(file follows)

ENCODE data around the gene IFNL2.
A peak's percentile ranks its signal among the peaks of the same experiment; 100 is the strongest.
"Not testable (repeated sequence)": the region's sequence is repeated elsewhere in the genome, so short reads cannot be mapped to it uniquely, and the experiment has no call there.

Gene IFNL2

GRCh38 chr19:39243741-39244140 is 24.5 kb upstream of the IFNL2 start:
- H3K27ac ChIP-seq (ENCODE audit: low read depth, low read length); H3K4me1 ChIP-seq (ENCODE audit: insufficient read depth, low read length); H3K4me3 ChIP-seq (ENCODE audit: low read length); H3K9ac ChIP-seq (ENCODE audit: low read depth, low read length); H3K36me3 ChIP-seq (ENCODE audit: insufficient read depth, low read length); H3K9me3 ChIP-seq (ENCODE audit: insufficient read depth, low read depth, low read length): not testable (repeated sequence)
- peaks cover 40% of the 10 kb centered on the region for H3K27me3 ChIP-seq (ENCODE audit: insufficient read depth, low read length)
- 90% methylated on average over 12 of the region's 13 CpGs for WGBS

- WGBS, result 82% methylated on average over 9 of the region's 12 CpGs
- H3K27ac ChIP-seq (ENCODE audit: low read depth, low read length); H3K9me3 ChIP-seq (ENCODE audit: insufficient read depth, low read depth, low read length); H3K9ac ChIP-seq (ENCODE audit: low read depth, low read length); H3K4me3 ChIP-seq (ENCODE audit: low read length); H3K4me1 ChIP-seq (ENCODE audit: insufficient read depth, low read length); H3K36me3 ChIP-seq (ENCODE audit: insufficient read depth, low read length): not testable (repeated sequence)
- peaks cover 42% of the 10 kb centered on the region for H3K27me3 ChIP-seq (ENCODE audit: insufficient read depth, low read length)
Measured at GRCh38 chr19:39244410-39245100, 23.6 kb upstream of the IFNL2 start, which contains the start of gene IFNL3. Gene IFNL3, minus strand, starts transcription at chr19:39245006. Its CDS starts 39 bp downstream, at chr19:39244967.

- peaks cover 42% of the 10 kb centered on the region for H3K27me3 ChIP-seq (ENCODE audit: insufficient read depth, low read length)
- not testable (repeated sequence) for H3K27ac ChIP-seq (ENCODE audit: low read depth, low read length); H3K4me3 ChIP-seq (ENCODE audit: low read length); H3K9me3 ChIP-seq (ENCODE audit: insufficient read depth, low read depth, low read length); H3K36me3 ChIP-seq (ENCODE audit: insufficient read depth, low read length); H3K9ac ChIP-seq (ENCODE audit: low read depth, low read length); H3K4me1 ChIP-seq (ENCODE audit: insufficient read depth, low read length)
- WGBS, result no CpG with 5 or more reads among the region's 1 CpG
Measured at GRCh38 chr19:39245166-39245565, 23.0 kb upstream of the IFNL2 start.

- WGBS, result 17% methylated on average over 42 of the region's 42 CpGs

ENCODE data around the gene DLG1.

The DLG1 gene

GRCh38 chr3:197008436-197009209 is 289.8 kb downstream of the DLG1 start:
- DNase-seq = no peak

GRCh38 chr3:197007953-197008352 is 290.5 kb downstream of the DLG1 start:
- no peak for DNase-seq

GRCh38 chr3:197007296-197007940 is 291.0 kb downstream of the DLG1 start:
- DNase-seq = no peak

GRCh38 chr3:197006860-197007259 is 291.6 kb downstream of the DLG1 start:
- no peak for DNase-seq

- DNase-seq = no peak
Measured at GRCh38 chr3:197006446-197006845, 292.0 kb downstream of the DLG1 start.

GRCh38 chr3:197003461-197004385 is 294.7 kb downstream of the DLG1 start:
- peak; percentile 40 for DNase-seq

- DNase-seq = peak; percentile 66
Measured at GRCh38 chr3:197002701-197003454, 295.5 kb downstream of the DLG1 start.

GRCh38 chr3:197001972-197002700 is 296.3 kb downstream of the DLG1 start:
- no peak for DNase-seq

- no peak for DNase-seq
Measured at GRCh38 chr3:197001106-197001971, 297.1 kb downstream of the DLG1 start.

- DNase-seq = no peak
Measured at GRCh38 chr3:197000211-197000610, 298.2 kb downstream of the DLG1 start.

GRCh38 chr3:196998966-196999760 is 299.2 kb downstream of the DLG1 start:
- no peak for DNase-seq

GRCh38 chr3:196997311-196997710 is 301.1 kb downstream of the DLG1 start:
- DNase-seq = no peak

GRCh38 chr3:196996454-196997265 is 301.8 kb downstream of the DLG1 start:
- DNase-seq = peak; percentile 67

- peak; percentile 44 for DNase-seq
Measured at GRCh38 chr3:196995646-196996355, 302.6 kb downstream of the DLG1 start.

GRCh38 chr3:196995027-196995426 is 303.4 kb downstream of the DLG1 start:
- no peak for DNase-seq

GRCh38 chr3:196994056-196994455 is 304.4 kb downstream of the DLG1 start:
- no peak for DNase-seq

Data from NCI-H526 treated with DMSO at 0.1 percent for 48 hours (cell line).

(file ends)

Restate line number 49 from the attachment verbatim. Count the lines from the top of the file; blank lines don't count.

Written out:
- no peak for DNase-seq